Currently, sites like Flickr implement their own “will you let your Flickr account be used by external application YYY?” mechanism. Perhaps they could just give everyone OpenIDs (http://openid.flickr.com/drnic) and then upon login to Flickr OpenID via the 3rd party app.

    To be fair, this use case isn’t well thought out by me, but its intriguing.

  16. NeilW says:

    To me OpenID is a way of getting authentication without having to do any password encryption.

    I see little reason why you can’t associate several logon systems of whatever type with one account, whether they are OpenID or some other authentication protocol. Perhaps Google/Yahoo/etc. will open up their authentication systems at some point.

    And of course a user may have several URLs for the same OpenID with the redirection capability. And I might forget which one I’m using today.

  17. justin says:

    so, any rails plugins or tutorials to help making an application an openID provider?

  18. justin says:

    Actually any HTML document can be used as an openID identifier seperate from the actual Identity Provider. You just add

    to the head of the HTML. (Section 3.1 of http://openid.net/specs/openid-authentication-1_1.html)

    So, service A could add that tag to all user pages. Then when the user signs up for service B and provides their service A identifier page, service B would know the user owned that account over at service A.

    This all would happen with a single openID provider. So, I answered my own question. Sorry to work that out for myself here:-)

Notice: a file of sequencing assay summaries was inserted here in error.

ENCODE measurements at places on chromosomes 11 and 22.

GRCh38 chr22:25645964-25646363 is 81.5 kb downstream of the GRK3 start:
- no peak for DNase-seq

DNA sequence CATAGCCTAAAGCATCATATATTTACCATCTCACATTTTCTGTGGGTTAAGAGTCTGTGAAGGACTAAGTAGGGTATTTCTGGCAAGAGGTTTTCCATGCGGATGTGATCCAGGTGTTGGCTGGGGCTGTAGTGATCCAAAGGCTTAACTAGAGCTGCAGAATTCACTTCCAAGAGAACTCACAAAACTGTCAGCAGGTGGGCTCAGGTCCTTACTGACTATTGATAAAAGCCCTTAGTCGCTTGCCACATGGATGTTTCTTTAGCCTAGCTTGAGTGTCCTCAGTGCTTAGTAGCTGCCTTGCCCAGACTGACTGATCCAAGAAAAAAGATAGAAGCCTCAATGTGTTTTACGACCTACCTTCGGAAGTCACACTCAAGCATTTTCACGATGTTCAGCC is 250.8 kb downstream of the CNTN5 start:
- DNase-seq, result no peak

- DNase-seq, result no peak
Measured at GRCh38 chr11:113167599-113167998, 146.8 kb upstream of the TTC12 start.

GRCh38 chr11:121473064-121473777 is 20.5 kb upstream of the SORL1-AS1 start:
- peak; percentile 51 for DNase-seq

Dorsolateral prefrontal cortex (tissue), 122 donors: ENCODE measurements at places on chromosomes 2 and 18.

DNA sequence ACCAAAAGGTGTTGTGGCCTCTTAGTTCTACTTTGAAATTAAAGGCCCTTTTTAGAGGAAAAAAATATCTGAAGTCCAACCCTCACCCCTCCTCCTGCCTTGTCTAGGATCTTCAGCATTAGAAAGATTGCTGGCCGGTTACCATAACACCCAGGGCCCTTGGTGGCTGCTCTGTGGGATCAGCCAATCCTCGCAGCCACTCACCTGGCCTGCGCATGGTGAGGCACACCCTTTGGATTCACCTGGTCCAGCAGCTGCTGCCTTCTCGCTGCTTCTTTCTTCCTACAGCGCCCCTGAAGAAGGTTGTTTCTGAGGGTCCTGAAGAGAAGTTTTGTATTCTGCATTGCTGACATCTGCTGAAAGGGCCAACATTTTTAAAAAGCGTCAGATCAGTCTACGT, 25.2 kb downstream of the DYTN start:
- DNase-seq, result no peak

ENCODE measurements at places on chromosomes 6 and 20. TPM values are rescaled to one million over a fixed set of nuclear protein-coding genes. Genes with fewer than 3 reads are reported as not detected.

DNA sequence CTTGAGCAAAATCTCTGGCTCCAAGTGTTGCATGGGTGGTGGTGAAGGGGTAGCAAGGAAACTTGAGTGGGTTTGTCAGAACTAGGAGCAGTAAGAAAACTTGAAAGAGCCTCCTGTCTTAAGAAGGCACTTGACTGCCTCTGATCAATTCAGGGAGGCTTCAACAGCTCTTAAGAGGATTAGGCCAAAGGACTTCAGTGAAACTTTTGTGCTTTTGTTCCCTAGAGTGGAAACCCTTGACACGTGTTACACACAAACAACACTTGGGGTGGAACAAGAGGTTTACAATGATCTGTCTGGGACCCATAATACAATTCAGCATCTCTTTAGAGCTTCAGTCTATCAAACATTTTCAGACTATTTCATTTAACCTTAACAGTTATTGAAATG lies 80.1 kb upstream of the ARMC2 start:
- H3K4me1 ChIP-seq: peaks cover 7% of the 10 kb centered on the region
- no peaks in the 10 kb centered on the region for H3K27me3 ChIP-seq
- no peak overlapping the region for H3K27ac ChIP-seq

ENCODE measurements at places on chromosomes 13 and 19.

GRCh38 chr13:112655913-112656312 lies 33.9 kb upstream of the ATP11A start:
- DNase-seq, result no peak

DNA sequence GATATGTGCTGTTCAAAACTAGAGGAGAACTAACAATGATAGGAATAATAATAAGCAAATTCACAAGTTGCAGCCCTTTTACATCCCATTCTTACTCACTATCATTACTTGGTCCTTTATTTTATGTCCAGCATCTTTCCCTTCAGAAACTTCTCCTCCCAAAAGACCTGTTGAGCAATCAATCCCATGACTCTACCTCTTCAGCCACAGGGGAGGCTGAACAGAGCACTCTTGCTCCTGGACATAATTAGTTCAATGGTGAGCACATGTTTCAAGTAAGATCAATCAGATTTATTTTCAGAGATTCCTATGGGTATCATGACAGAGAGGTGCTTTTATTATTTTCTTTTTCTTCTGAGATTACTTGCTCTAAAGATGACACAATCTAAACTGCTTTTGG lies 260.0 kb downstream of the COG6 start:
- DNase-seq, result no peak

19. Dr Nic says:

    @justin [via] – but there is some example code around for an OpenID provider; though I haven’t played with them much.

    There is a server within the ruby-openid gem (lib/openid/server.rb) and there is a full-blown OpenID provider application built by EastMedia Group and Verisign, called PIP, which I think was shown off at RailsConf2006.

    Note, when you setup the PIP app, I discovered it only runs on Rails 1.1.6, not 1.2+

    If you play around with these, let me know what you find.

  20. justin says:

    That section of the spec I pointed to should have been 3.1.1. Delegating Authentication.

    I’ll take a look at PIP. I wonder if there is an advantage to actually being an identity provider versus delegating authentication on user pages to other identity providers… for the purpose of saying ‘yes, that user has an account here and he owns that url’ delegation seems less hassle.

  21. Dr Nic says:

    @justin [via] – you can use other openid providers to allow users to login, regardless if you then turn around and let your users use their app accounts to be OpenIDs themselves.

    That is, say your app is kiteflying.com. I use drnicwilliams.com as my OpenID to register/login to kiteflying.com.

    Now it turns out that drnic.kiteflying.com is also an OpenID url (it could be a delegate like drnicwilliams.com is to myopenid.com, or kiteflying.com could be an OpenID provider itself).

    But the point is that your app can be a consumer of OpenIDs and a provider of OpenIDs independently.

  22. Dr Nic says:

    The 2nd last sentence doesn’t make sense… doh.

    Let’s say kiteflying offers OpenIDs for each of its users via their profile page (say drnic.kiteflying.com). Alternately, as suggested above, perhaps the profile page allows me to delegate the url to a different OpenID provider like I do with drnicwilliams.com. But that’s off topic here.

    So kiteflying can accept OpenIDs for ppl to login/create accounts, but can then turn around and let those accounts be OpenIDs themselves.

    Is that any clearer? :)

  23. justin says:

    Yup, that’s what I meant – kiteflying.com doesn’t have to be the OpenID Identity provider to provide a kiteflying.com openID for their users, they can delegate that to aol, claimid, myopenid, whatever service the user has designated.

    Off to build kiteflying.com now…